The best part of the race was having my husband and daughter waiting for me at the finish line. It’s amazing to finish a race and see O (my husband) cheering me on and Lillian there waiting for a hug. After the race we stayed in Plymouth so that Lillian could see her first parade! Plymouth’s first annual Independence Day 5k definitely delivered as a ton of fun!

Plymouth_Family

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Sunrise Run

I still get a little nervous when I head out on a run. What if I can’t make it back? What if I have a bad run? What if my knee starts hurting? What if I get cold? What if… what if… what if…

 

I opened the front door, closed my eyes and felt the cool air on my face. That first step out the door was like walking into an alternate reality; a unique world where my anxious mind becomes quiet and I allow my fiery, competitive alter-ego take over control. I willingly left the warmth and safety of my home and exposed myself to the crisp morning air and unknown run that lay ahead. A half smile emerged on my face and I knew I was ready for any challenge that the road would throw at me today. So began today’s sunrise run.

 

Today’s run was particularly unique as I started at 5 am, about a half hour earlier than my usual mid-week runs, with the intent of completing 13.5 miles. I mentally approach a long run very differently than a tempo or a recovery run; on a long run I allow my thoughts to wander, actually, I encourage it. Long runs allow for me to face my fears about running, organize my thoughts about the day, and even just take in the world around me. Believe it or not, running distances over 10 miles can be an incredibly relaxing experience.

 

During the first 30 minutes of my run I was guided by moonlight. With relatively few cars on the road I couldn’t help but stare at the crescent moon in the dark sky above. Music was being blasted into my ears, but this time I wasn’t listening. I reveled in the peaceful nature of the darkness. I shifted my eyes from the moon to the road as a few early commuters caught my attention. They do this every day and today I was just a blip on their radar, a reflective vest that they needed to swerve around. In my mind the moonlit road belonged to those who regularly endured the early commute; out of respect I quickly moved to the sidewalk.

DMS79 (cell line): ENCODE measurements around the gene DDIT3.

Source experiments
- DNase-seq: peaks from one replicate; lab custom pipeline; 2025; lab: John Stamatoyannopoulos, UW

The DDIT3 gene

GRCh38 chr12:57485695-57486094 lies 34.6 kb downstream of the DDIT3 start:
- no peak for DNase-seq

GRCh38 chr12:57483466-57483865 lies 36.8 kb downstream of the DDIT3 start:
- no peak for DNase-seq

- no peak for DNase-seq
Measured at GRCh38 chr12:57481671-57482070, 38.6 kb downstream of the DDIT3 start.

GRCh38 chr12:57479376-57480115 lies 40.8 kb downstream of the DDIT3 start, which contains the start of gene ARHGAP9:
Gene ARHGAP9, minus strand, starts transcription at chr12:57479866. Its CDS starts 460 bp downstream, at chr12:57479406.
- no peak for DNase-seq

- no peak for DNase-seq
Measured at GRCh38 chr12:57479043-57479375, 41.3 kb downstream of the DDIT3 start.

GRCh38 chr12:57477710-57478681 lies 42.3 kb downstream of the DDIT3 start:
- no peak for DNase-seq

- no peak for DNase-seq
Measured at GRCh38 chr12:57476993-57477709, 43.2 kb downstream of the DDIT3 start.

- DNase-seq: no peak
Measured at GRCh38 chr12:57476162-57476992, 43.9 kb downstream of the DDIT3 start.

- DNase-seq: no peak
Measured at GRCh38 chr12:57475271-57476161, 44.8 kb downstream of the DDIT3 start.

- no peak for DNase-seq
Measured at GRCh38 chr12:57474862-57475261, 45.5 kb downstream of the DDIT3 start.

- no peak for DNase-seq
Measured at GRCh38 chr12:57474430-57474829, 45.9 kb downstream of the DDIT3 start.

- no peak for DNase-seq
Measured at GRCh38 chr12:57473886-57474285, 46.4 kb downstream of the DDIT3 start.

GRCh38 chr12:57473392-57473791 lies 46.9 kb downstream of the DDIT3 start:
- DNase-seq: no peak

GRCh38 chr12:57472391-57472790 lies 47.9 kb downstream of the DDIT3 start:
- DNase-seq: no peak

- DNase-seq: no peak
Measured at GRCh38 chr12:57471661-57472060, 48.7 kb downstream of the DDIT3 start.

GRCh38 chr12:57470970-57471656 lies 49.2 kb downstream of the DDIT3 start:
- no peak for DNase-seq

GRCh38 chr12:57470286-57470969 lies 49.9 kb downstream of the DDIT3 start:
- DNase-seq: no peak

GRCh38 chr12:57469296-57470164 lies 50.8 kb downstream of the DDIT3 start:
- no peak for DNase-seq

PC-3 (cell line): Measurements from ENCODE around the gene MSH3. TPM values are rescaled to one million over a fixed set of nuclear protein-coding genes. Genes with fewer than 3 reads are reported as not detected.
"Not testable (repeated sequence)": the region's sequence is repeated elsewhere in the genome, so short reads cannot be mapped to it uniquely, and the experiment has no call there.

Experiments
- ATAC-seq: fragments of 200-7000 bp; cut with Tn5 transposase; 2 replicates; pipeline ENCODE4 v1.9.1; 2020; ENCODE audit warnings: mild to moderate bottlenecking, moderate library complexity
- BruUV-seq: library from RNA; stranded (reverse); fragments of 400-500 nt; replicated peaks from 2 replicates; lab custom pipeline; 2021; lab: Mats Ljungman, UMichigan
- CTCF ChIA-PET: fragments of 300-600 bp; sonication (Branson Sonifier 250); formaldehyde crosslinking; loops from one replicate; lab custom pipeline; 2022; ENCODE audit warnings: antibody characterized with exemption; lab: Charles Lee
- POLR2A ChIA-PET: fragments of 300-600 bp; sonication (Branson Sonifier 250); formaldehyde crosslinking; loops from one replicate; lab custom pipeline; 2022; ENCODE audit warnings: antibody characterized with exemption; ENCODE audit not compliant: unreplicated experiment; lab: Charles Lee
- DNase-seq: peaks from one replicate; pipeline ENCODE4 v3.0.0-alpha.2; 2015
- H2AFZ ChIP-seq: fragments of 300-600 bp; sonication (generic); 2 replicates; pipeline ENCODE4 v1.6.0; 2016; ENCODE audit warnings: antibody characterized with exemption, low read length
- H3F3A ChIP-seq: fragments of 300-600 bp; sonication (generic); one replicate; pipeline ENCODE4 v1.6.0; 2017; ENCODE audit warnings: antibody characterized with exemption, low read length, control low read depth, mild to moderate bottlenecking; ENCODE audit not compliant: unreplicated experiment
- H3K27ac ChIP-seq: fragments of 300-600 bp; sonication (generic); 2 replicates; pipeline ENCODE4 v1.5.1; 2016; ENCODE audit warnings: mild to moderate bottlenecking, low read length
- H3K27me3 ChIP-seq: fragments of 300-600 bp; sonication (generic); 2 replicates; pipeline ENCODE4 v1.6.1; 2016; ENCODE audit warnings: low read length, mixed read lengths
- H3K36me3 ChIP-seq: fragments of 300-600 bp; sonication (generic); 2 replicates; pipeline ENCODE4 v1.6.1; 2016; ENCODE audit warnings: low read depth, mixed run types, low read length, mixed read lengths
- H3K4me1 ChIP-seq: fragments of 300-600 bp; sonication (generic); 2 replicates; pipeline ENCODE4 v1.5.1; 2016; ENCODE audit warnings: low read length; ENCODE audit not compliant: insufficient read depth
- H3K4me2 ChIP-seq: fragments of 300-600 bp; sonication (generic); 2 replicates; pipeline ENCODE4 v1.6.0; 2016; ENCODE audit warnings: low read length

The sun rose behind my back but it could not keep its presence a secret for long. By mile four the darkness of the night slowly slipped away as the rising sun fought its way over the horizon. As the world sped up I kept myself at a consistent 8:30 minute pace.

 

My thoughts drifted. What would it be like to go back to a full time job? How do people have the patience to wait in the Dunkin drive-through lane? I might not be moving at super-speed now but I feel strong. I feel bad-ass. I want to race. Ahh the race! November 3rd!  A good runner controls his/her pace, not the other way around. Focus. Stay calm. Slow down.

 

Mile 6. I see my first fellow runner of the morning. I do the standard head-nod and wave. Even though I am happy to be on my own this morning I wouldn’t mind a running buddy. Someone to challenge me, talk to and simply pass the time. Note to self: look up local running clubs.

 

Mile 8: I turn around at the far point of the route to make my way back and I am greeted by the sun. Commuters were on their way to work and many were stopping for their morning coffee break. I trudged on at the same pace. It was just that simple. While the rest of the world was faced with traffic lights, honking horns and Dunkin runs I ran on. No need to rush my morning along. At this point I was no longer running, simply gliding along effortlessly. I had found the pace that would work for me and felt like I could keep going for another ten miles if I had to.

 

The rest of the run wasn’t particularly eventful. In fact one may argue that the entire run was boring- not me though. This peaceful morning was outside my front door the whole time. Maybe it’s because I’m getting older, or that I’m a mother to a noise-making toddler and regularly barking Labrador Retriever but I have recently come to find sanctuary in the quiet. Maybe I really did enter an alternate reality. Today I was just a quiet observer of the dawn. Today I watched the world wake up and I reveled in every mile of it.